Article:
What makes South African wines so special?


What is the difference between a variety and a cultivar? It actually depends on whom you ask. If you ask an oenophile (a wine-lover) they are likely to refer to favourite “varieties” such a Chardonnay, Shiraz, Pinot Noir, or Cabernet Sauvignon. If you ask a horticulturist, they will talk about cultivars, since that is what all grapes are in reality. Every single modern wine grape is a cultivar because they are propagated by “cuttings”.

The word cultivar literally means “cultured variety”. Variety, on the other hand, refers exclusively to a natural phenomenon. If you’re out roaming the hills of Italy, and happened to stumble upon what appears to be a completely natural vine full of grapes, you may have found an actual variety. It is far more likely, however, that someone wandering by was eating a grape and happened to spit the seed over there, and what you have found is just another common cultivar that just happened to grow wild.

It would be very strange indeed if you happened to come across a pack of feral grapes ravaging the countryside! Somewhere in the world there is probably a family with a very traditional vineyard who have never performed a cutting. When a vine reaches the end of its life, it is torn up and a descendant seed is planted to replace it.

They could probably argue that they had a pure variety. For anyone producing commercial quantities of wine, that would be virtually impossible. Vines are replaced frequently to maximize their yield, and cuttings are used to minimize the time for the vine to become productive again.

Why do we have cultivars?

For thousands of years humans have been making wine. The reason for it was simple: it took practically no skill or knowledge to successfully make wine. Thousands of years ago we didn’t know what yeast or bacteria was. It was ubiquitous, meaning it was present literally everywhere, in the environment. It wasn’t something we had to control or add; simply by leaving some grape juice out, and exposed to the environment, it would begin to ferment and make alcohol.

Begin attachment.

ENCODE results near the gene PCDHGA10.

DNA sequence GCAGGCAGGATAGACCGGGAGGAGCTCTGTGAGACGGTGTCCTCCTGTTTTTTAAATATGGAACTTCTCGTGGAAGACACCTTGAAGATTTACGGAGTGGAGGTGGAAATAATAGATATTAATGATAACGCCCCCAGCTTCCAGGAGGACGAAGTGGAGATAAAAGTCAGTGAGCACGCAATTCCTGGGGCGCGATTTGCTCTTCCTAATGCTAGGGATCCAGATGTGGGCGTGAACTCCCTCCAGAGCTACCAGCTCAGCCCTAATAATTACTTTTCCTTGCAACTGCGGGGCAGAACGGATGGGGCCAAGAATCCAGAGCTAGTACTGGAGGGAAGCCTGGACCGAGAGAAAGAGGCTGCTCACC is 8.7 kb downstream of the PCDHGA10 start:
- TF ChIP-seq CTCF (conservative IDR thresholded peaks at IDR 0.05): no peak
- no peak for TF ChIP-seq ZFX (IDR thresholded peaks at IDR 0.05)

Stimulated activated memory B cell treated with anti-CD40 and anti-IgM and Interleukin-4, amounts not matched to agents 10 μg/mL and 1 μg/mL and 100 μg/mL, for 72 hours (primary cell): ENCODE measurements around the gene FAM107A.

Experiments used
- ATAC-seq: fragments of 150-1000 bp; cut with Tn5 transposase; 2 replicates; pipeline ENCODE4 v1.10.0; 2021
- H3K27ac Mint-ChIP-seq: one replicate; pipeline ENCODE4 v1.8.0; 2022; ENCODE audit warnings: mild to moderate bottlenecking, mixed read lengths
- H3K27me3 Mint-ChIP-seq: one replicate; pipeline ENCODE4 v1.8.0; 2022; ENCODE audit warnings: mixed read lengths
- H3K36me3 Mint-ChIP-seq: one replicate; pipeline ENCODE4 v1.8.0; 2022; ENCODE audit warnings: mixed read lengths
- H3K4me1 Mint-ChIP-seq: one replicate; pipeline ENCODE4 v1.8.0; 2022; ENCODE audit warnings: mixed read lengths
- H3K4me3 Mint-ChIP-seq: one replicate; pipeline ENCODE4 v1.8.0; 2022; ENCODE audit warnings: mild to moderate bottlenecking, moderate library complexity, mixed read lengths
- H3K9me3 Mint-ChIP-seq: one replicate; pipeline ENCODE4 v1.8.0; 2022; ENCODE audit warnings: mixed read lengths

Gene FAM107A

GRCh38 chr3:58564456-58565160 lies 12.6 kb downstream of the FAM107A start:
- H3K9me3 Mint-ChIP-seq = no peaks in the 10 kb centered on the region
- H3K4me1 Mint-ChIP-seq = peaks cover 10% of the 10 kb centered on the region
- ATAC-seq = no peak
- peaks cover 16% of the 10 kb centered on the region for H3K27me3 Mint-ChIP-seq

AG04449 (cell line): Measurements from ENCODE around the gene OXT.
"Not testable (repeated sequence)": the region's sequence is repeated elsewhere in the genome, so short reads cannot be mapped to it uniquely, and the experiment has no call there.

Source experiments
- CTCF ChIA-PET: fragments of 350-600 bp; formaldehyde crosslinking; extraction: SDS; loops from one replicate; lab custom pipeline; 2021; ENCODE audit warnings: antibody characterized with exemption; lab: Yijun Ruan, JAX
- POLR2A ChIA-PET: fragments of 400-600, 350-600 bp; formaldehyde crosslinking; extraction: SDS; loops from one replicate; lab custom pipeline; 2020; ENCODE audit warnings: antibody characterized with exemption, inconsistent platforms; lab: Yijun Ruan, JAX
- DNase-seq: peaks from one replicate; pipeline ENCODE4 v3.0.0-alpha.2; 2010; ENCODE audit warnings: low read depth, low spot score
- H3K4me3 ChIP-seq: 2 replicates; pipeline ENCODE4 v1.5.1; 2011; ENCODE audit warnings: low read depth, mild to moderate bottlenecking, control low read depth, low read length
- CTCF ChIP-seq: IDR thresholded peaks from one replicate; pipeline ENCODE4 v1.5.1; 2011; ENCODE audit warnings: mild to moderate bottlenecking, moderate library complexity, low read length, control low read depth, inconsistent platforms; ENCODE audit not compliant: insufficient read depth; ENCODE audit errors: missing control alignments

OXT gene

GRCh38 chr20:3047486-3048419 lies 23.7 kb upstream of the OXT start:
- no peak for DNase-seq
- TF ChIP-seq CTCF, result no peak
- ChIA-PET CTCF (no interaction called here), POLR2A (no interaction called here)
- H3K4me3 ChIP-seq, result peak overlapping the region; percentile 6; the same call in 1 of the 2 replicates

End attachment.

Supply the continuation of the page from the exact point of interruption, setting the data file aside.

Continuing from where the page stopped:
It was precisely the same process that led to the invention of beer. A container of grain which had been allowed to become moist began to ferment when environmental yeast or bacteria alighted on it. Soon they began to consume the sugars and excrete alcohol.

Liking a particular wine

We’ve been making bread just as long as we have had grain, and when it once spontaneously started to rise to become light and fluffy, instead of flat and hard, we grew to like it. But it wouldn’t work that way every single time. With no understanding of what yeast was, someone noticed that if you put a little bit of leftover dough (which had been made into bread that had successfully risen) into the new batch of dough, that loaf of bread would rise, too.

It was only a small step to recognise that this worked for wine (and beer), too. Using the same grapes did not guarantee the same flavour because the environment might provide a completely different fermenting agent (yeast or bacteria) in the next batch. And they have different ways of metabolizing sugar. Saving a bit of the previous batch allowed early winemakers to achieve some consistency.

All forms of sugar end with the suffix –ose, such as sucrose (table sugar), the galactose (milk sugar), fructose (fruit sugar), glucose (the type of sugar in our bloodstream that gives us energy) and many, many more. Different bacteria digest different sugars and make alcohol. For example Neisseria meningitidis ferments glucose and maltose, but not sucrose and lactose, while Neisseria gonorrhoea ferments glucose, but not maltose, sucrose or lactose.